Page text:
April 28, 2010
On November 30 2004, the Senate sent for revision to the Lower Chamber of Representatives (Cámara de Diputados) a Decree to amend the Mexican Industrial Property Law. Among other amendments, the Decree includes amendments to Article 142 of the Law.
Until now, Article 142 has not been an issue of concern for franchisors since it simply provides for a general concept of what a franchise is. It imposes the offering information that franchisors must disclose to a prospective franchisee prior to executing a franchise agreement, but leaves the parties free to negotiate the terms of the agreement. This follows the principle known as contractual freedom of the parties in Mexican civil law.
Now, turning to the Decree, while the Senate sustains that the rationale behind the Decree is to provide legal certainty to the parties that will enter into a franchise agreement, the Decree essentially intends to interfere in the contractual freedom of the parties as shown by the introduction of compulsory minimum requirements in any franchise agreement.
The most relevant concepts included in the Decree, in connection with franchise arrangements, are:
1. Article 142 of the Law will include a 30-day term obligation for franchisors to deliver the offering circular to potential franchisees. Failure by the franchisor to provide the information within this term may result in actions to nullify the franchise agreement.
2. A new Article 142 bis will be added to provide the minimum requirements that a franchise agreement should include, among which we consider the following as the most relevant: (i) the territory in which the franchisee will perform the franchised activities, (ii) the rules for determining the minimum distance that should be kept between the franchisees’ establishments, (iii) the rules for entering into additional franchise agreements within the territory, (iv) the criteria and methods to determine profit and fees, and (v) the causes of termination and procedures to guarantee the necessary conditions to allow franchisees recover their investment.
3. A new Article 142 bis 1 will be added to limit the franchisor’s interference in the administration of franchisees only to guarantee the observance of management and image of the franchise.
4. A new Article 142 bis 2 will be added to provide a specific obligation for the franchisee to keep confidential, during the term of the agreement and after termination, all industrial or commercial secrets developed by franchisor.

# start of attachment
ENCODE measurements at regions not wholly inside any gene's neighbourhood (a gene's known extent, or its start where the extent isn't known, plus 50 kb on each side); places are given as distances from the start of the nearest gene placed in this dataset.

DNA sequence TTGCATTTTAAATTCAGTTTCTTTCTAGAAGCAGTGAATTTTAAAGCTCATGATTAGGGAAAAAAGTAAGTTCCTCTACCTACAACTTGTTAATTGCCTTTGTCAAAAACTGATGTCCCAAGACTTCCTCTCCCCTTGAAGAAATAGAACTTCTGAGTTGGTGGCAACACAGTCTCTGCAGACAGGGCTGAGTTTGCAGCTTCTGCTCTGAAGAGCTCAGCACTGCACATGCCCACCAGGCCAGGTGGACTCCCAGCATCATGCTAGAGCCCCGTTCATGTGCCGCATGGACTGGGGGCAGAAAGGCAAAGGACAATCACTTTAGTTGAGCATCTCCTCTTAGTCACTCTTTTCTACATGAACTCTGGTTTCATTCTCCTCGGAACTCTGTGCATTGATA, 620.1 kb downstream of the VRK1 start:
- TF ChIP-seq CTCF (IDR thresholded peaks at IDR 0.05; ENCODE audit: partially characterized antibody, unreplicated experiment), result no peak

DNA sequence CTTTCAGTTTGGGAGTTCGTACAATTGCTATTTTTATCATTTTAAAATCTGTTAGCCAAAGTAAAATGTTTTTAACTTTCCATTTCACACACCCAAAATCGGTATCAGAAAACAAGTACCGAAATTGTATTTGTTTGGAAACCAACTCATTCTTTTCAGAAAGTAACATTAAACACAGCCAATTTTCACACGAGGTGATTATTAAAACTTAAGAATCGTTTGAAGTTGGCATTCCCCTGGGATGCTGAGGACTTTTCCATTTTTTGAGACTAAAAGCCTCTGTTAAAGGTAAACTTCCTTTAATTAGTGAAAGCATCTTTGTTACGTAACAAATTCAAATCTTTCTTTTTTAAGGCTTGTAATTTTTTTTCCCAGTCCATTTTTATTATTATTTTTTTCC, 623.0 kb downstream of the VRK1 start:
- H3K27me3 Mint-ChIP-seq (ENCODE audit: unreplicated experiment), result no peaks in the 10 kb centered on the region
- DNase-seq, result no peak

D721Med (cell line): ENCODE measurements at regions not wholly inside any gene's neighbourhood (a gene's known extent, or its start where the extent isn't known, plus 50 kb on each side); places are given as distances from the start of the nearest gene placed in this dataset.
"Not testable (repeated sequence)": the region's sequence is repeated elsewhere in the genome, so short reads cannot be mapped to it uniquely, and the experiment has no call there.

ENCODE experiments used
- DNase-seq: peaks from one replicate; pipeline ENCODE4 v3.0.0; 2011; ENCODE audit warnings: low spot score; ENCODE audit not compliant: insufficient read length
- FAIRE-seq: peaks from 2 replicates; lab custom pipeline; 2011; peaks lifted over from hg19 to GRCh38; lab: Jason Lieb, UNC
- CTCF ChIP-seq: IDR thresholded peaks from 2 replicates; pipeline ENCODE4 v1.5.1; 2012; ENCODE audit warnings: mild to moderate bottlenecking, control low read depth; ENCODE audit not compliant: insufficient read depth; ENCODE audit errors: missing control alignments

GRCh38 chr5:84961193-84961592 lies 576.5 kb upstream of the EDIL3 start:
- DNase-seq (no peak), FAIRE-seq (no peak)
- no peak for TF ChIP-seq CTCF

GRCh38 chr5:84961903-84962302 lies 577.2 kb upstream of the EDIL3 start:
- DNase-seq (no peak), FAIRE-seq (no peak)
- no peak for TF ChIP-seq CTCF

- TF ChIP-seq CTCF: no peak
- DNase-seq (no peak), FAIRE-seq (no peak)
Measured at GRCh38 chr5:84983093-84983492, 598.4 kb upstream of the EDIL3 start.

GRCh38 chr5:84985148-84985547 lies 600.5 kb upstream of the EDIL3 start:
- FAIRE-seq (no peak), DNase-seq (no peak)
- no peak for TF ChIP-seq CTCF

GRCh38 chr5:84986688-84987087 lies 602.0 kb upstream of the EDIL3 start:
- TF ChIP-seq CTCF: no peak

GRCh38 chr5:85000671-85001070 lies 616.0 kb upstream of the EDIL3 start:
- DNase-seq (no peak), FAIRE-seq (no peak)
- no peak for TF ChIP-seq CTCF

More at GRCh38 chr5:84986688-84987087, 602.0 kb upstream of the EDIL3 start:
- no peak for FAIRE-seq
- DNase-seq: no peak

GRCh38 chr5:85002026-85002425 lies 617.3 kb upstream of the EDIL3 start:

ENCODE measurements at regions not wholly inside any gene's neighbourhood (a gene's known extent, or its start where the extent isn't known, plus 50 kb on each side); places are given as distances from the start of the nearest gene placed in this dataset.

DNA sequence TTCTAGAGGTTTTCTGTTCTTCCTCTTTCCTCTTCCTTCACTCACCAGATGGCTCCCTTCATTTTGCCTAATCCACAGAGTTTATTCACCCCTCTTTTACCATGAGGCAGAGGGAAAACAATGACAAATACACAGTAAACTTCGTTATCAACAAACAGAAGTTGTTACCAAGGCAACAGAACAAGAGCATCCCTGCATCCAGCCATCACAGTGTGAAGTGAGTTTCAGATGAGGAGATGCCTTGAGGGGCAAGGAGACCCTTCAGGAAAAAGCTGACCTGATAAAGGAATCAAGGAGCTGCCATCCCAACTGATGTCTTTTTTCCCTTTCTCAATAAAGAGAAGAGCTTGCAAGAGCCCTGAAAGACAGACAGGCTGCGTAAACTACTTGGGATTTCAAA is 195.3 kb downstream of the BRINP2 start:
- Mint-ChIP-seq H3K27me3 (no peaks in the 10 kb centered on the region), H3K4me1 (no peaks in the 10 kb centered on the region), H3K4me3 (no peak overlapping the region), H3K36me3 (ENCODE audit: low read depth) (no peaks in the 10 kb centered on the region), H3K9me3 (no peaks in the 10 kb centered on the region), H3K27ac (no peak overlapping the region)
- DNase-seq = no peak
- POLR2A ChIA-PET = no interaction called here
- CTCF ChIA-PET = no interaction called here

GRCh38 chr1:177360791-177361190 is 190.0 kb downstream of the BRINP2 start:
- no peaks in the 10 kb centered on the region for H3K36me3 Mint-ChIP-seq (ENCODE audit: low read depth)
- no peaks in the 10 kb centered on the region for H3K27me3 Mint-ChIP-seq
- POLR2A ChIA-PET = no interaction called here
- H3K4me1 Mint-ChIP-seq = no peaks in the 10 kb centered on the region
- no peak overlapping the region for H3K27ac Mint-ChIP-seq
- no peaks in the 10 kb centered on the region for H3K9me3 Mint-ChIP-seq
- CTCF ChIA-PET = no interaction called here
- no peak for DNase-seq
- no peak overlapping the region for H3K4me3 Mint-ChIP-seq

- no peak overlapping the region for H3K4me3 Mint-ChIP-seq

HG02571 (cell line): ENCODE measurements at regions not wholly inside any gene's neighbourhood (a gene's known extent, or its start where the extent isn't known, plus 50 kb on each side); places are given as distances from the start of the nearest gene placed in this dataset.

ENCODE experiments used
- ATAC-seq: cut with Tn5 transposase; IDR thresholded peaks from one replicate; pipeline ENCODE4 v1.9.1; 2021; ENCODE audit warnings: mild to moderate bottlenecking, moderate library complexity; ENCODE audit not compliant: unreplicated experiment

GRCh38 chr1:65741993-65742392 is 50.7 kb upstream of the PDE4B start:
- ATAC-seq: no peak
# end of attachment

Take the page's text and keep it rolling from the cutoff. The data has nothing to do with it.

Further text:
5. A new Article 142 bis 3 will be added to provide that none of the parties to a franchise agreement will be entitled to terminate the agreement unilaterally, unless the agreement was entered for an indefinite term, or upon the occurrence of a termination event as provided in the relevant agreement. A termination by a party that does not comply with this article will result in penalties, if penalties were included in the agreement, or will enable the affected party to claim damages from the other party.
6. A new Article 142 bis 4 will be added to provide that the franchisee that has complied with its obligations under the franchise agreement shall have the right of first refusal for further franchise agreements in the territory.
Further, the Decree provides that only those agreements that include all of the minimum requirements will qualify for recordal before the MTO. A present franchise agreements are to be recorded before the MTO only insofar as the licensing of trade marks is concerned.
Additionally and most disturbingly, a new provision is intended to be introduced that provides that the cancellation of the licensed trade mark registration(s) under the franchise agreement will proceed when: one or more franchisees or the MTO determine that the franchisor or any of its subsidiaries has directly or indirectly violated the Industrial Property Law or the international treaties to which Mexico has adhered or that the franchisor performs acts which are contrary to the free competition or that constitute an abuse of industrial property rights.
The Decree, however, is yet to be approved by the Lower Chamber of Representatives, which is discussing it (through the Commission for Economic Affairs) with the active participation of the international franchising industry doing business in Mexico.